It’s perfectly fine for the roots to grow out of the pot. That’s how they act. In fact, many varieties are grown on a metal hanger for support, with their roots completely exposed, just like in the jungle! They also need air movement, the more the better. It cuts down on disease. Make sure to feed them  orchid food according to package directions. 

Is the orchid plant loose in its planting medium?

It’s about time to repot it, which comes around about every two years. Use the proper bark medium made of sequoia, sponge rock, and charcoal.

Do not use pine or oak. Oak and pine bark are going

Don’t plant the orchid too deep.

to rot too soon. Peat moss will retain too much moisture. Just buy the mix, which is available at Sazanna’s in Weirsdale, Florida or wherever orchids are sold.

Orchids grown on a mount such as cork, cypress boards, or redwood cedar are more natural than in pots. After all, they hang on trees in the jungle. (If you must use a pot, some of Susanna’s customers prefer clear pots for phalaenopsis orchids so they can enjoy the beauty of the roots. And too, says Susanna, the roots have a relationship with light).

Another trick Suzanne revealed is that when she must make a cut, such as separating keikis, or trimming up some roots while repotting, she uses a brand new sterile razor blade. Any tools must be cleaned so disease is kept at a minimum.

On all cuts Suzanne uses a light dusting of cinnamon powder which acts as a natural fungicide. Yes, regular old spice-cabinet cinnamon.

When dealing with young plants, an inverted u-shaped wire can be inserted into the medium to prop up bent leaves until they develop the proper memory for shape. But all orchid plants are delicate and can snap like young asparagus if handled roughly.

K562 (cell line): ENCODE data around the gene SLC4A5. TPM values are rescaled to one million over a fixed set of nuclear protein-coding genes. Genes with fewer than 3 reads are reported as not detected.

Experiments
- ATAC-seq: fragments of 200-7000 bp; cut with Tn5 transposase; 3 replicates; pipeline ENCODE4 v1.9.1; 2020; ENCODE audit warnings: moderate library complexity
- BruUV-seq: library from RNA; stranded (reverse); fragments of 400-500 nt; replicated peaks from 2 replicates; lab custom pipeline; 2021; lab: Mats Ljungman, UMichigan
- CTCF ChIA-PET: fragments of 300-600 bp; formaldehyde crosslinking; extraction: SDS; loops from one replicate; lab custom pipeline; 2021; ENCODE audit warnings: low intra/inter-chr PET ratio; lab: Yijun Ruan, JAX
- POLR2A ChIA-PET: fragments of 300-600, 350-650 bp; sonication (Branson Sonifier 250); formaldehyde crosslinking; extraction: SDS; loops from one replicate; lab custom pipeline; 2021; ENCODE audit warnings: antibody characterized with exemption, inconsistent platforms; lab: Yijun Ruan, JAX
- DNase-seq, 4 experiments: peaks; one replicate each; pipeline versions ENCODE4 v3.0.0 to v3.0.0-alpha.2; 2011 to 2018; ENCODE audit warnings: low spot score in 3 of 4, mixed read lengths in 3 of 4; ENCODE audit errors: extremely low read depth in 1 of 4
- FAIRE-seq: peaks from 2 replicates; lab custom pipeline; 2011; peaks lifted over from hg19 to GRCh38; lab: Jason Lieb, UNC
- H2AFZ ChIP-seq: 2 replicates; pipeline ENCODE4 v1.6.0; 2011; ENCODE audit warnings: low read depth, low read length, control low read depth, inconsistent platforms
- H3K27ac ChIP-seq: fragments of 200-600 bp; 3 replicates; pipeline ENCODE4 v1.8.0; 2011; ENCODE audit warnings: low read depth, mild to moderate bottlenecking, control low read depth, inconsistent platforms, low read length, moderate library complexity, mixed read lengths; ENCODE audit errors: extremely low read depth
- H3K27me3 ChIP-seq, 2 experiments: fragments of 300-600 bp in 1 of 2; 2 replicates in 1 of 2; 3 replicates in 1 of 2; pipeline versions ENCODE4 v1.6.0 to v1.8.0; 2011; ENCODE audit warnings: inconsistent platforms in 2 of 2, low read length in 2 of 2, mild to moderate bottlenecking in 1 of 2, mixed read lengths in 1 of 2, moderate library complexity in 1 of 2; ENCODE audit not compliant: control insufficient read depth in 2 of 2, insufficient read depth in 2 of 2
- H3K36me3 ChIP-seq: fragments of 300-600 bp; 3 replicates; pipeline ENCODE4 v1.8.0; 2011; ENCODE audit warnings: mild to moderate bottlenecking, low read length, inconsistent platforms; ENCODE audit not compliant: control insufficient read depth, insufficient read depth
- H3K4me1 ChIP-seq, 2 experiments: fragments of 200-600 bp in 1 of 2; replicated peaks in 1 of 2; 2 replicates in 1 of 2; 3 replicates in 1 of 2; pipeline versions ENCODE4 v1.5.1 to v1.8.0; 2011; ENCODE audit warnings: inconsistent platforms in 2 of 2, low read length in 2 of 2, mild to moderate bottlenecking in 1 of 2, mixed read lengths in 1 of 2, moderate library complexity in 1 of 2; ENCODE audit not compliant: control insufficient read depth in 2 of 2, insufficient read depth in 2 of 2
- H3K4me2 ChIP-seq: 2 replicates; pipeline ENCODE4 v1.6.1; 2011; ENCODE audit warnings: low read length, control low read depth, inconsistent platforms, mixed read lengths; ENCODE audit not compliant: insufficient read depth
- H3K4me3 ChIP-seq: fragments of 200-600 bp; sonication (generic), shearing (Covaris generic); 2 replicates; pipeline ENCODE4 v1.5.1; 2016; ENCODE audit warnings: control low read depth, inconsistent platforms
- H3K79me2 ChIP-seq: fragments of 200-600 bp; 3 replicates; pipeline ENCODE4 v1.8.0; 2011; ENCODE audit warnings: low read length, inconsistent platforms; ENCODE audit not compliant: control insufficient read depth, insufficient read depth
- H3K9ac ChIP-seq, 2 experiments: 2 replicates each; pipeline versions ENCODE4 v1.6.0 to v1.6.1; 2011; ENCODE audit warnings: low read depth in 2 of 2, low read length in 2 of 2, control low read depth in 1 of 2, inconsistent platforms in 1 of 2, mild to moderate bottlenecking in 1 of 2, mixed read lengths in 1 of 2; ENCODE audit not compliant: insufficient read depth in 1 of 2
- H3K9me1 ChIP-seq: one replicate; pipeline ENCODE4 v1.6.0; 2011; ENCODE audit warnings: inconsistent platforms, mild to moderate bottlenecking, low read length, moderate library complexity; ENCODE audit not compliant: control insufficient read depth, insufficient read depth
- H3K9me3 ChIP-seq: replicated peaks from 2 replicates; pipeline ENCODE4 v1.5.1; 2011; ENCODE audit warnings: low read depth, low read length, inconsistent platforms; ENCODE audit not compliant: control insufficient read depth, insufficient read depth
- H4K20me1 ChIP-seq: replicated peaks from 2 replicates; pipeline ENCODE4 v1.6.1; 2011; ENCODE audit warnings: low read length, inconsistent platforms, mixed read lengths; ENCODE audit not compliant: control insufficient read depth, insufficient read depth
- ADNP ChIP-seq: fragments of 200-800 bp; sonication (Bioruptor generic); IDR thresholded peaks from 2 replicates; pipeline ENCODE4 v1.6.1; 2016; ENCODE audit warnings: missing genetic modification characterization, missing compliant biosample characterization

Because of that, when staking a flower stalk that is hanging low, you will have to do this in stages over a period of days or weeks. A quick change in direction can break them. Use a brown or green twist-tie to blend in, but do not twist. Wrap the stem smoothly and gently, remembering that the stem will grow in girth and you don’t want it to strangle.

Wrap the twist tie smoothly. Avoid garish red or yellow that take away from the plant’s beauty.

Maybe now you’ll feel more confident too, and venture out to find an orchid or two to play with. Until you try it, you’ll never learn to understand their beautiful ways.

And stop by Sazanna’s. She’d love for you to see her beautiful greenhouse and the gorgeous varieties for sale.

Sazanna’s Orchids & Supplies

15730 S Hwy. 35

Weirsdale, Florida 32195



Suzanne shows visitors that the real orchid root lies inside a surrounding spongy layer.

And God said, Let the earth bring forth grass, the herb yielding seed, and the fruit tree yielding fruit after his kind, whose see is in itself, upon the earth: and it was so. And the earth brought forth grass, and herb yielding seed after his kind, and the tree yielding fruit, whose seed was in itself, after his kind: and God saw that it was good. And the evening and the morning were the third day. KJV Gen. 1: 11-13